Nonprofit founder chooses joy and speaks life to veterans in Orange County

Owner Penny Lambright stands beside the "Leave Your Burden Behind" wall at Patriots and Paws in Anaheim.
Owner Penny Lambright beside the “Leave Your Burden Behind” wall, where veterans leave messages, at Patriots and Paws in Anaheim. Lambright spent her $125,000 inheritance on starting a nonprofit to help veterans, who show up throughout the day to pick up home furnishings.
(Kevin Chang / Times Community News)

When Penny Lambright was a kid, the youngest of five siblings, her family called her Sarge because she was a take-action kind of girl. Also when she was a kid, her U.S. Marine dad who had fought in WWII and Korea had a raging case of post-traumatic stress disorder, often trying to bayonet her mom when he was in the throes of nightmares.

Put that together and it’s perhaps not surprising then that when she later inherited $125,000, about the time her Army nephew came to her asking for help for his unit, she put every penny into founding an organization for vets in need — Patriots and Paws.

The charity operates out of a giant warehouse in Anaheim. Basically, Lambright collects donated household items, such as gently used sofas and sheets and silverware, and invites vets in to “shop.”


“It’s like a thrift store on steroids,” she says. A thrift store where everything is free.

To see the lives she has changed, visit the Patriots and Paws’ YouTube channel, where a few hundred vets give thanks.

It all started in 2010, after Lambright’s nephew Sam returned home from his second deployment to the Middle East. He told his aunt that his unit compatriots were coming home broke and needed help.

“I said ‘OK,’” says Lambright, now 58. “I had no idea what that meant.”

The Patriots and Paws warehouse in Anaheim is packed with home furnishings.
(Kevin Chang / Times Community News)

At the time she was running a professional organizer company called Clutter Cleaners out of Huntington Beach.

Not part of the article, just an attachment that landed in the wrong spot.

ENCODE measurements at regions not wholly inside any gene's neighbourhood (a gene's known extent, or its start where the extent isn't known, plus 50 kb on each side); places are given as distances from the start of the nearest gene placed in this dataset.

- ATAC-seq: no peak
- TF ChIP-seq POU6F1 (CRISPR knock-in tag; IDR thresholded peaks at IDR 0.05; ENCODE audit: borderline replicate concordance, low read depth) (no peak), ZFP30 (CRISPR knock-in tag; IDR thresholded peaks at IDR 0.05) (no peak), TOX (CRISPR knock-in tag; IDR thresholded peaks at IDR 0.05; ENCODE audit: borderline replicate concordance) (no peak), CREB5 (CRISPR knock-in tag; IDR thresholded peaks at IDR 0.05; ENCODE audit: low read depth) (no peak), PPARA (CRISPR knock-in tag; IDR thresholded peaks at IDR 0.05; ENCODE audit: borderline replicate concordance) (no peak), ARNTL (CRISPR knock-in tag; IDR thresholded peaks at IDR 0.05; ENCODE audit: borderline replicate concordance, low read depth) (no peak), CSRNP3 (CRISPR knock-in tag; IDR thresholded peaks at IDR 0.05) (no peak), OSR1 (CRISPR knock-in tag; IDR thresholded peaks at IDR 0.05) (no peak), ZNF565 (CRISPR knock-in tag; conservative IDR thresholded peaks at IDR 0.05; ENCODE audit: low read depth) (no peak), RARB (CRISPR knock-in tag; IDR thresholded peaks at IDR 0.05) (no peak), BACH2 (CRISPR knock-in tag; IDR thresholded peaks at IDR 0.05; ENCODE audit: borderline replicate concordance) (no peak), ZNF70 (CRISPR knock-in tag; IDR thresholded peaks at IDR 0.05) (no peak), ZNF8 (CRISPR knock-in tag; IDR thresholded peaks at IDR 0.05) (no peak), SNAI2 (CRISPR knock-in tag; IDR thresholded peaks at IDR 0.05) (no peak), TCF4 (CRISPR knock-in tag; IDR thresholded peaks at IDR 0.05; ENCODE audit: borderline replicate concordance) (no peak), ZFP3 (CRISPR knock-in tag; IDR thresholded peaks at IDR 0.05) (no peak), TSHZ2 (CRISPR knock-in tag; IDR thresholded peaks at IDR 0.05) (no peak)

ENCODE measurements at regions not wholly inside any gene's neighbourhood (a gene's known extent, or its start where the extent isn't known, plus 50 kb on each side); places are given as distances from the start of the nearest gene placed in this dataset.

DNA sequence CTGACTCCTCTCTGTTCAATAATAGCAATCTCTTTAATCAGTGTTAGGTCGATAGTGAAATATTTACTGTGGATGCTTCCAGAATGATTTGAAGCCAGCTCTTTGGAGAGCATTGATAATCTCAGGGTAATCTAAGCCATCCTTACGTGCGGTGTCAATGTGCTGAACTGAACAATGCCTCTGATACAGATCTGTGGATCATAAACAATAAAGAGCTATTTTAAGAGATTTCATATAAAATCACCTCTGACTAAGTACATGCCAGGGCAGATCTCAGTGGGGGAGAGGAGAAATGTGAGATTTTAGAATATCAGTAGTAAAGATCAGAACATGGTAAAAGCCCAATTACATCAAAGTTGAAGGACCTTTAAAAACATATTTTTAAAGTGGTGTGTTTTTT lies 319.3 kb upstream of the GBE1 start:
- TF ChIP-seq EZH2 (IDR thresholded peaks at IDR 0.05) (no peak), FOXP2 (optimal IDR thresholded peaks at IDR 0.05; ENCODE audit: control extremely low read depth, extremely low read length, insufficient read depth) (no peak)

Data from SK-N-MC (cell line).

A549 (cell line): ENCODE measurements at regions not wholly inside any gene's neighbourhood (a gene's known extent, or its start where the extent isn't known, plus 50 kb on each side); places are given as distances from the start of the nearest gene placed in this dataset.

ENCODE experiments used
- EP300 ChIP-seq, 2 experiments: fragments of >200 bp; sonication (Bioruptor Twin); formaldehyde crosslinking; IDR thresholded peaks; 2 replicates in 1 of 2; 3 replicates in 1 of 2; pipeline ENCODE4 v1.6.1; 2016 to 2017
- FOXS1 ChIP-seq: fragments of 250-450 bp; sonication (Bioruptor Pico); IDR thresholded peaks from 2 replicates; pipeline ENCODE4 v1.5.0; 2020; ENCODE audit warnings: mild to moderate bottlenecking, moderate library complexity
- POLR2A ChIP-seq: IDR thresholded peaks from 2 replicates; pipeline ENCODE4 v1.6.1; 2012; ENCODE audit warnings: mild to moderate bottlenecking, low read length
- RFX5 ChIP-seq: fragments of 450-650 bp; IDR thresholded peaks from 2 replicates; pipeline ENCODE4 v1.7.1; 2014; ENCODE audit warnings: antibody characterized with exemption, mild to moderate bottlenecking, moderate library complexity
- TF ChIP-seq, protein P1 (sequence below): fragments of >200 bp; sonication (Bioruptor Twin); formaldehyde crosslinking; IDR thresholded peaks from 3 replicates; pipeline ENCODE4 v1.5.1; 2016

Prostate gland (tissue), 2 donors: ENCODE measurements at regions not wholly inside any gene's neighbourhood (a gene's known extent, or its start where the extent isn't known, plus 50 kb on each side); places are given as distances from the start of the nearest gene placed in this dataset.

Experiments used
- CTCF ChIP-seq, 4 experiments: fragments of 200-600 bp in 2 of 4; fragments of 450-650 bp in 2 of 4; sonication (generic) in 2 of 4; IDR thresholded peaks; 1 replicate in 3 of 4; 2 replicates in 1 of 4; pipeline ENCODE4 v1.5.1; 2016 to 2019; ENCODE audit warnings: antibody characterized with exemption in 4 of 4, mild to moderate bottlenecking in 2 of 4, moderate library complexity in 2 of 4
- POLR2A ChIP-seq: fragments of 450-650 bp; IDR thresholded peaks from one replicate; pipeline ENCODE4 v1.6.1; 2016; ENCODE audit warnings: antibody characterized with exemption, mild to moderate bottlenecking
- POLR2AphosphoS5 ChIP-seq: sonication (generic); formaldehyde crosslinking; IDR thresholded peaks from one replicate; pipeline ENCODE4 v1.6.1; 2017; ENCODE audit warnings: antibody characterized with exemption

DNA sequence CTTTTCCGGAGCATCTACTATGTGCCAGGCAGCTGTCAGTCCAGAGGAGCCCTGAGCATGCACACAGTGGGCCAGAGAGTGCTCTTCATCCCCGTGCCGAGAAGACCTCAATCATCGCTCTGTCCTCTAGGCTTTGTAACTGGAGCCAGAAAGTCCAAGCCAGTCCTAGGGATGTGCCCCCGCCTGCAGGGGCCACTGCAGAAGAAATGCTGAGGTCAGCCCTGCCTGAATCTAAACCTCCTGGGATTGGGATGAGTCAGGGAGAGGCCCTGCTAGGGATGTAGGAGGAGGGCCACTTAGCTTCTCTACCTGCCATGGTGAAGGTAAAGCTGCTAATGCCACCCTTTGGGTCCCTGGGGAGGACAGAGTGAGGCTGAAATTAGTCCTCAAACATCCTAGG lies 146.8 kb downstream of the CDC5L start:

Her mother had recently died, and Lambright was left $125,000. Using the inheritance, she rented a storage unit in Fountain Valley. It quickly filled up with donated items so she rented another. And then another. Six stuffed units later she moved the whole operation to a warehouse in Orange. Two years ago she upgraded to the 7,700-square-foot warehouse in Anaheim.

It’s a beehive of activity. A chopper the Vietnam Vets of American Chapter 1024 takes to parades is parked in the yard. Trucks pull up to be loaded and unloaded. Vets wander the aisles of furniture and coffeemakers.


Lambright says she has helped more than 8,000 vets since starting the nonprofit. And she takes pride that the pandemic has not slowed her down.

“We’ve done over 1,000 pickups this year,” she says. “We have not stopped seeing families or closed one day due to COVID.”

Some of the vets she helped have returned to volunteer, including Marine Frank Contreras.

“My wife and I were homeless in 2017 and we had nothing; no silverware, no plates,” said Contreras, 59. When they finally got into an apartment, “Penny hooked us up with everything we needed. Without her, we’d still be sleeping on the floor.”